A personal story about those US properties stolen in Cuba

As most people know, the story of the U.S. embargo goes back several administrations. It was created to punish the Cuban government for stealing U.S. properties without compensating U.S. citizens who owned them. The embargo was later strengthened in 1996, when Cuban Migs shot down a plane carrying representatives of “Brothers to the Rescue,” a Miami-based organization identifying Cubans in rafts in the Florida Straits.

Under President Obama, there were talks to resolve the issue. Unfortunately, the talks did not get anywhere because Raúl Castro knew that President Obama would never walk away from the negotiation or crack the whip on the regime.

President Trump has taken the matter to a different level. He is using these claims as leverage to get Cuba out of Venezuela.

In fact, ExxonMobil is moving forward with a suit alleging that Cuba has been using and profiting off its property seized in 1960.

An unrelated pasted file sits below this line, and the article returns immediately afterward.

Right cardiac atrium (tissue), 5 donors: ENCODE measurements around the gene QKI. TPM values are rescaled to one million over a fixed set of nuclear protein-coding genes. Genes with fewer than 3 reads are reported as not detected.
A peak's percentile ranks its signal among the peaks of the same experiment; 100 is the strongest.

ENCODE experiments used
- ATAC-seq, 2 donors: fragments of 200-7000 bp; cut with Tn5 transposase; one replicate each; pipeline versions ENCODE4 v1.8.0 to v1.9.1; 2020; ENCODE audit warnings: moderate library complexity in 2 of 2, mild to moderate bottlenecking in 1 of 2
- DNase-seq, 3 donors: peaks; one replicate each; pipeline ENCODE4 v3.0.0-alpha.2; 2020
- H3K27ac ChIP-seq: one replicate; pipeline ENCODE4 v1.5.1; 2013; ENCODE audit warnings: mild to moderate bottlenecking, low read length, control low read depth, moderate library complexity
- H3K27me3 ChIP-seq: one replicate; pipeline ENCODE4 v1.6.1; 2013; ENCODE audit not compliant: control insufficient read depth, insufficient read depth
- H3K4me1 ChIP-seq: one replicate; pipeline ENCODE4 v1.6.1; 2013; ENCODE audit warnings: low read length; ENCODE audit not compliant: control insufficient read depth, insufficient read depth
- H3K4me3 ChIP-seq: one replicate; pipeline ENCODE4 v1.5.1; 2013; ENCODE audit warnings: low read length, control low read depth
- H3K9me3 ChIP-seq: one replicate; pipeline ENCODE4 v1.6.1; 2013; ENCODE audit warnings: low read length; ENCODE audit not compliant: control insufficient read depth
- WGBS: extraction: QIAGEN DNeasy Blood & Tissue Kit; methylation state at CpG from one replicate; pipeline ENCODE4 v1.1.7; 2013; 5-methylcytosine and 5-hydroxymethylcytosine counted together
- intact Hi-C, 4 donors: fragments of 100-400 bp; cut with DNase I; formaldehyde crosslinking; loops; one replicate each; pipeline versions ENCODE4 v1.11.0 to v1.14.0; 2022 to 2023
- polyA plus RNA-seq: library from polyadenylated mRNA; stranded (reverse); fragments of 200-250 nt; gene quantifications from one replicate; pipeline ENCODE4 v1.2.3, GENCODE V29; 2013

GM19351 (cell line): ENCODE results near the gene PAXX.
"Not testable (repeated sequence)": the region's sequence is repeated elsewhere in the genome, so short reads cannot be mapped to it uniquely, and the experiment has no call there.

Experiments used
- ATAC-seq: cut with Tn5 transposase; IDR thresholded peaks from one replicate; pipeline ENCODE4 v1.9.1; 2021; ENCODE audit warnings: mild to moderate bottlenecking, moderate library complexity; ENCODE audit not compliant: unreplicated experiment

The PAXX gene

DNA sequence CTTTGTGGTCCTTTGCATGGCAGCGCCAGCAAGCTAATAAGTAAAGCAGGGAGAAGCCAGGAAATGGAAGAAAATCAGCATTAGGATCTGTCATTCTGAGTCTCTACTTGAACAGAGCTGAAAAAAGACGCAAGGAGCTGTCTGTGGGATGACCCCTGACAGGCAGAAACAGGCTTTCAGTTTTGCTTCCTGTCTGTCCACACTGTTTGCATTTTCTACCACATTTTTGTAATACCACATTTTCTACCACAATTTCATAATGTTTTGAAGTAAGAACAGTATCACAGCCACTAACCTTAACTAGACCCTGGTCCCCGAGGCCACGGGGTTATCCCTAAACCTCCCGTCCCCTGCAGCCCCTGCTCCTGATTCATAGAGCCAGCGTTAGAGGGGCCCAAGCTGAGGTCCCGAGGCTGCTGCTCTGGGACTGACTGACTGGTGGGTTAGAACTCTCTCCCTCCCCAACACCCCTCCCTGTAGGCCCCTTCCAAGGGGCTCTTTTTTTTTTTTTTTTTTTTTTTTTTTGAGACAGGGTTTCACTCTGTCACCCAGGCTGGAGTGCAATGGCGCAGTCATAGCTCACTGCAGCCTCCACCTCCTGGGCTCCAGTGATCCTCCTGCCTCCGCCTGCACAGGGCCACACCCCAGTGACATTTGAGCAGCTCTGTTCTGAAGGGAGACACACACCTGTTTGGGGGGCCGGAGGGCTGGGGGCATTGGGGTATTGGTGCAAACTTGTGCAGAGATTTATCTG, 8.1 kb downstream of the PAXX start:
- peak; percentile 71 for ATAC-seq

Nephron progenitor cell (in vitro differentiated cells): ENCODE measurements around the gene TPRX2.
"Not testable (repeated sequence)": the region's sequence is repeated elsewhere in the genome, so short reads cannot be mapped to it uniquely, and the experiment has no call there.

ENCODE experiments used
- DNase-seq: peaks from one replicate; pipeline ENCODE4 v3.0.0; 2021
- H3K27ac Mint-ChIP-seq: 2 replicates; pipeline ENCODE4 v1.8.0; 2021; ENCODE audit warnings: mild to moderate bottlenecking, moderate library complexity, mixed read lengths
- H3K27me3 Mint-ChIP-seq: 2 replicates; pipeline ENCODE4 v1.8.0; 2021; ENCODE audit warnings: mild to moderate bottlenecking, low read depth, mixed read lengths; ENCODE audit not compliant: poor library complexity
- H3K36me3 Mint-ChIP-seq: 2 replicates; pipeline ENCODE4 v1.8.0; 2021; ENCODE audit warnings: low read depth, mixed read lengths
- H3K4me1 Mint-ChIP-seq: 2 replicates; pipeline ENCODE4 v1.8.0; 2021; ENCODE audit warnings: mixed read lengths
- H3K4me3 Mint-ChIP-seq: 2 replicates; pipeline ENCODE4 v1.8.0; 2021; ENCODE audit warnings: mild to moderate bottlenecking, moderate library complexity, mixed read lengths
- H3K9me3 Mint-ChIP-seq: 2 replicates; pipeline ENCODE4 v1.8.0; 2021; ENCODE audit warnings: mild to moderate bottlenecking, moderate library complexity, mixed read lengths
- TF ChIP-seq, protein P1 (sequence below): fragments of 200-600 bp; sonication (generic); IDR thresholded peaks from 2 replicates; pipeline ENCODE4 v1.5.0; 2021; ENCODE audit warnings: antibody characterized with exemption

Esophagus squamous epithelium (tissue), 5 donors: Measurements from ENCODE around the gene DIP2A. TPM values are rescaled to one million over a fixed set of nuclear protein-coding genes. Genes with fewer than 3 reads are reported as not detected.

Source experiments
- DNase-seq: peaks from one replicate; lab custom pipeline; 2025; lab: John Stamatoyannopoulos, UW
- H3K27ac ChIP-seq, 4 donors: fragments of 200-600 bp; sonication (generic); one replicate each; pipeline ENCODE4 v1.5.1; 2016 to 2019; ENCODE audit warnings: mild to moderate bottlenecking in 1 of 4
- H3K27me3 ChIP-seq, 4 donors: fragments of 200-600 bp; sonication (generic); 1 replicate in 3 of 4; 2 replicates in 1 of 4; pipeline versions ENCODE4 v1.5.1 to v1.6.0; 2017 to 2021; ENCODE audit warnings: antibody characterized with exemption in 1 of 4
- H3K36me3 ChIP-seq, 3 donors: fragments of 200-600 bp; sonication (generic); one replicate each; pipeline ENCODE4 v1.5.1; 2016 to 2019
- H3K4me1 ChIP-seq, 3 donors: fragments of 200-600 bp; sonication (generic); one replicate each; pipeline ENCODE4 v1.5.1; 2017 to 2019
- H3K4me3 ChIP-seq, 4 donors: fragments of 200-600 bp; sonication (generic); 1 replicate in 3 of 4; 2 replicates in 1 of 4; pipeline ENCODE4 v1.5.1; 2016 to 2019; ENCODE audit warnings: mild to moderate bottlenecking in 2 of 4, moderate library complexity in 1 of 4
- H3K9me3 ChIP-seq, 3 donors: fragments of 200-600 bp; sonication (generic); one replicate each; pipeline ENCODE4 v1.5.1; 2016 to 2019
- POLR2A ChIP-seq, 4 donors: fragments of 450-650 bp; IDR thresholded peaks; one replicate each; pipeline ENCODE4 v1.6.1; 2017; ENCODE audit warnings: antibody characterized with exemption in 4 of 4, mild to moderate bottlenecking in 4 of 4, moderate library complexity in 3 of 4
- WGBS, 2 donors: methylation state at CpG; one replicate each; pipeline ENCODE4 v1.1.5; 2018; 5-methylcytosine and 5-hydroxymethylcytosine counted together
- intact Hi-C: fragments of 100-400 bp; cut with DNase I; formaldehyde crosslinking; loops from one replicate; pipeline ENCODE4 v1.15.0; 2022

“Let’s roll” is all I can say.

My late uncle, or one my father’s two younger brothers, started his career in Cuba in the early 1950s.  He worked for a U.S. manufacturing company in his hometown. The owner, and manager, was an American, or the man they called “el americano,” in that small town.

As my late uncle said, the man obeyed the law, paid his taxes, and was loved in the town. He never stole anything or worked for the CIA. In fact, my uncle does not recall that his boss was political at all.

My uncle passed away in 2010. A few minutes ago, I spoke with my mother to learn more of the story.

She recalls the man and how his wife supported many charities in the area. “Muy buena gente,” my mother said, or Cuban slang for nice people.

One day, the communists “nationalized” the factory, and “el americano” was forced to leave.  Eventually, the plant was shut down because nobody knew how to run it.  My uncle, and a couple of other managers, left, and that’s the story.

My hope is that his family will take advantage of filing a suit.  He was a good man who did not deserve to be called a “CIA agent” or “Yanki imperialista.”

Like this story, there are hundreds of others.  Not every U.S. investment was a Hilton or ExxonMobil.

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